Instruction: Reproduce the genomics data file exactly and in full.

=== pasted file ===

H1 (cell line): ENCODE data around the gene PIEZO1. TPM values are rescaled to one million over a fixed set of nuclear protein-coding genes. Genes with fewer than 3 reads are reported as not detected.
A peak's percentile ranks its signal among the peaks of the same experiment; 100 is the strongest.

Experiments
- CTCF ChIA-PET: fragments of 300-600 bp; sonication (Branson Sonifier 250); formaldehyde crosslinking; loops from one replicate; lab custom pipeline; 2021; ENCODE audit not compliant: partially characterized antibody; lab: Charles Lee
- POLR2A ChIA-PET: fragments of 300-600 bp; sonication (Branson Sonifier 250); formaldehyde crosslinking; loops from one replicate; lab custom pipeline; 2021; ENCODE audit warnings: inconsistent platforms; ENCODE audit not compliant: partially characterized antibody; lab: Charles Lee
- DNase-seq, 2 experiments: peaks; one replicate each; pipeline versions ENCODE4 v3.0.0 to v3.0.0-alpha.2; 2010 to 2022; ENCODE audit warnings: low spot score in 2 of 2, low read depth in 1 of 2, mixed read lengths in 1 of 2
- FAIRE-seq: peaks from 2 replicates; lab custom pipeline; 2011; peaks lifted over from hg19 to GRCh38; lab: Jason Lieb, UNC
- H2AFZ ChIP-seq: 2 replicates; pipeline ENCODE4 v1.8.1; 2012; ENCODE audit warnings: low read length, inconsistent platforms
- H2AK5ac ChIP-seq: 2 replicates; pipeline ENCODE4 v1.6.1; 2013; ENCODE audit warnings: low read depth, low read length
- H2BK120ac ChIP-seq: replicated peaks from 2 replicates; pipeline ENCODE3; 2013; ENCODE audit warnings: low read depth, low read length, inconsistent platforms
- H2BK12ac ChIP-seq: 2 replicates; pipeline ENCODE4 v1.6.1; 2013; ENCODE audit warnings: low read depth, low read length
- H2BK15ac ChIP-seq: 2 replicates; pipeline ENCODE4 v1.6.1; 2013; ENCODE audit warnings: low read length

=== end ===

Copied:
H1 (cell line): ENCODE data around the gene PIEZO1. TPM values are rescaled to one million over a fixed set of nuclear protein-coding genes. Genes with fewer than 3 reads are reported as not detected.
A peak's percentile ranks its signal among the peaks of the same experiment; 100 is the strongest.

Experiments
- CTCF ChIA-PET: fragments of 300-600 bp; sonication (Branson Sonifier 250); formaldehyde crosslinking; loops from one replicate; lab custom pipeline; 2021; ENCODE audit not compliant: partially characterized antibody; lab: Charles Lee
- POLR2A ChIA-PET: fragments of 300-600 bp; sonication (Branson Sonifier 250); formaldehyde crosslinking; loops from one replicate; lab custom pipeline; 2021; ENCODE audit warnings: inconsistent platforms; ENCODE audit not compliant: partially characterized antibody; lab: Charles Lee
- DNase-seq, 2 experiments: peaks; one replicate each; pipeline versions ENCODE4 v3.0.0 to v3.0.0-alpha.2; 2010 to 2022; ENCODE audit warnings: low spot score in 2 of 2, low read depth in 1 of 2, mixed read lengths in 1 of 2
- FAIRE-seq: peaks from 2 replicates; lab custom pipeline; 2011; peaks lifted over from hg19 to GRCh38; lab: Jason Lieb, UNC
- H2AFZ ChIP-seq: 2 replicates; pipeline ENCODE4 v1.8.1; 2012; ENCODE audit warnings: low read length, inconsistent platforms
- H2AK5ac ChIP-seq: 2 replicates; pipeline ENCODE4 v1.6.1; 2013; ENCODE audit warnings: low read depth, low read length
- H2BK120ac ChIP-seq: replicated peaks from 2 replicates; pipeline ENCODE3; 2013; ENCODE audit warnings: low read depth, low read length, inconsistent platforms
- H2BK12ac ChIP-seq: 2 replicates; pipeline ENCODE4 v1.6.1; 2013; ENCODE audit warnings: low read depth, low read length
- H2BK15ac ChIP-seq: 2 replicates; pipeline ENCODE4 v1.6.1; 2013; ENCODE audit warnings: low read length